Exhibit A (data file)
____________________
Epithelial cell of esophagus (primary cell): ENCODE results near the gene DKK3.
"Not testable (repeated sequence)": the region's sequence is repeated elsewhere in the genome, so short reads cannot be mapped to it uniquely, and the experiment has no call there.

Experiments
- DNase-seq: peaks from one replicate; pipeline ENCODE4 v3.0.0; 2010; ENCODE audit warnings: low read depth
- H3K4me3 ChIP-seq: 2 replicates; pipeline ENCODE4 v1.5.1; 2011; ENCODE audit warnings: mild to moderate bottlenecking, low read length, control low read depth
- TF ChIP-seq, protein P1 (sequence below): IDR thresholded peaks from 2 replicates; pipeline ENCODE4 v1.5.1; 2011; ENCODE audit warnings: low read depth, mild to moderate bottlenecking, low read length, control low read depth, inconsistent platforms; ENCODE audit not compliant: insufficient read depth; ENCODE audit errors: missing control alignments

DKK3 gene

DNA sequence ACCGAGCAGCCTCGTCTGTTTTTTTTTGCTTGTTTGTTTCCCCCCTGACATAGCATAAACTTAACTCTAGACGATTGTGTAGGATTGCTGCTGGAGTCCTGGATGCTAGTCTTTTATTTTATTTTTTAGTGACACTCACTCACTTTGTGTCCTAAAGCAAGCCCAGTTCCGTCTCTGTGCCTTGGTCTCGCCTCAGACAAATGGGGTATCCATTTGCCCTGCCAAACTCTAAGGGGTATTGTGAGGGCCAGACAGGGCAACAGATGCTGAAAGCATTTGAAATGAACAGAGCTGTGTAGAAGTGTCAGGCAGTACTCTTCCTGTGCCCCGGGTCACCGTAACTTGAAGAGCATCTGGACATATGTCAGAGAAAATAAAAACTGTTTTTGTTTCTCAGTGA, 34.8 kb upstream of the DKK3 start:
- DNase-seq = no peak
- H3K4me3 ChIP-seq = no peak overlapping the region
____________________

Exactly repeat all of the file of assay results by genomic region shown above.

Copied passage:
Epithelial cell of esophagus (primary cell): ENCODE results near the gene DKK3.
"Not testable (repeated sequence)": the region's sequence is repeated elsewhere in the genome, so short reads cannot be mapped to it uniquely, and the experiment has no call there.

Experiments
- DNase-seq: peaks from one replicate; pipeline ENCODE4 v3.0.0; 2010; ENCODE audit warnings: low read depth
- H3K4me3 ChIP-seq: 2 replicates; pipeline ENCODE4 v1.5.1; 2011; ENCODE audit warnings: mild to moderate bottlenecking, low read length, control low read depth
- TF ChIP-seq, protein P1 (sequence below): IDR thresholded peaks from 2 replicates; pipeline ENCODE4 v1.5.1; 2011; ENCODE audit warnings: low read depth, mild to moderate bottlenecking, low read length, control low read depth, inconsistent platforms; ENCODE audit not compliant: insufficient read depth; ENCODE audit errors: missing control alignments

DKK3 gene

DNA sequence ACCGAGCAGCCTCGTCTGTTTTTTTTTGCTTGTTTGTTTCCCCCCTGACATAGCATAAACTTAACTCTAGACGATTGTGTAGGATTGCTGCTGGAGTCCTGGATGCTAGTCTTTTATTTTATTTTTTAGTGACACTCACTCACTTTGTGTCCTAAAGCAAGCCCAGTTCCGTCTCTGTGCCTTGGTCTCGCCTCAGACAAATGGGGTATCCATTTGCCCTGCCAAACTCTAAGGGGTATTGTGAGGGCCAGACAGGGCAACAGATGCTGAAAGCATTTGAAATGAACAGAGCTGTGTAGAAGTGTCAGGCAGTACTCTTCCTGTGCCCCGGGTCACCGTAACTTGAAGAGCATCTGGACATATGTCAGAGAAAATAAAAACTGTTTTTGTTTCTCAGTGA, 34.8 kb upstream of the DKK3 start:
- DNase-seq = no peak
- H3K4me3 ChIP-seq = no peak overlapping the region